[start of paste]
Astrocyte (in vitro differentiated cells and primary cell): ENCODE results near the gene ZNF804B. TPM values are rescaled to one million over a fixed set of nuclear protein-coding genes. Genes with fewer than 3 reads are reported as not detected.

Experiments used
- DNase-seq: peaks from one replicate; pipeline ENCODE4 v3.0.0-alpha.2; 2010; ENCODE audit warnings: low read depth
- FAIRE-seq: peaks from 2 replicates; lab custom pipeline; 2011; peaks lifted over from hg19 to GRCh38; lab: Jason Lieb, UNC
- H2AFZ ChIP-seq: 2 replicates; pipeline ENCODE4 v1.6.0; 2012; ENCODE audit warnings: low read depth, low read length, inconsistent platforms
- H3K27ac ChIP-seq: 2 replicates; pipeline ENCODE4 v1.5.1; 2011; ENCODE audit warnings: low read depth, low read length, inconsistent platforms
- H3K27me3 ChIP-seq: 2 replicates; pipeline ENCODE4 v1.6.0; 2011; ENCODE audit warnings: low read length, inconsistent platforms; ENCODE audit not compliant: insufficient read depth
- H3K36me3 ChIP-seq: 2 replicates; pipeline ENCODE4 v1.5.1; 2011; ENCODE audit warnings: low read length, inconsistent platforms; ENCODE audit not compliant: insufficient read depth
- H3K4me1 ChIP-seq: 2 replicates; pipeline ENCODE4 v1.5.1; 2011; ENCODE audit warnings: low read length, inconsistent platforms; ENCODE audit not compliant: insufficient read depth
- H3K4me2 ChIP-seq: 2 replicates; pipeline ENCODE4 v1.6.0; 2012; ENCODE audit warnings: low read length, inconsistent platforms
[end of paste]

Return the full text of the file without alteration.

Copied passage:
Astrocyte (in vitro differentiated cells and primary cell): ENCODE results near the gene ZNF804B. TPM values are rescaled to one million over a fixed set of nuclear protein-coding genes. Genes with fewer than 3 reads are reported as not detected.

Experiments used
- DNase-seq: peaks from one replicate; pipeline ENCODE4 v3.0.0-alpha.2; 2010; ENCODE audit warnings: low read depth
- FAIRE-seq: peaks from 2 replicates; lab custom pipeline; 2011; peaks lifted over from hg19 to GRCh38; lab: Jason Lieb, UNC
- H2AFZ ChIP-seq: 2 replicates; pipeline ENCODE4 v1.6.0; 2012; ENCODE audit warnings: low read depth, low read length, inconsistent platforms
- H3K27ac ChIP-seq: 2 replicates; pipeline ENCODE4 v1.5.1; 2011; ENCODE audit warnings: low read depth, low read length, inconsistent platforms
- H3K27me3 ChIP-seq: 2 replicates; pipeline ENCODE4 v1.6.0; 2011; ENCODE audit warnings: low read length, inconsistent platforms; ENCODE audit not compliant: insufficient read depth
- H3K36me3 ChIP-seq: 2 replicates; pipeline ENCODE4 v1.5.1; 2011; ENCODE audit warnings: low read length, inconsistent platforms; ENCODE audit not compliant: insufficient read depth
- H3K4me1 ChIP-seq: 2 replicates; pipeline ENCODE4 v1.5.1; 2011; ENCODE audit warnings: low read length, inconsistent platforms; ENCODE audit not compliant: insufficient read depth
- H3K4me2 ChIP-seq: 2 replicates; pipeline ENCODE4 v1.6.0; 2012; ENCODE audit warnings: low read length, inconsistent platforms